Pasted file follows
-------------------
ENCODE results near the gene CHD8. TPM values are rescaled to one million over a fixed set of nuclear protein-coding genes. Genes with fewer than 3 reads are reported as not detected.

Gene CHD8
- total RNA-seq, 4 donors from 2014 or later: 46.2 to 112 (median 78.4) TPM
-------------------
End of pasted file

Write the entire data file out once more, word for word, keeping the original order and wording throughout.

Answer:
ENCODE results near the gene CHD8. TPM values are rescaled to one million over a fixed set of nuclear protein-coding genes. Genes with fewer than 3 reads are reported as not detected.

Gene CHD8
- total RNA-seq, 4 donors from 2014 or later: 46.2 to 112 (median 78.4) TPM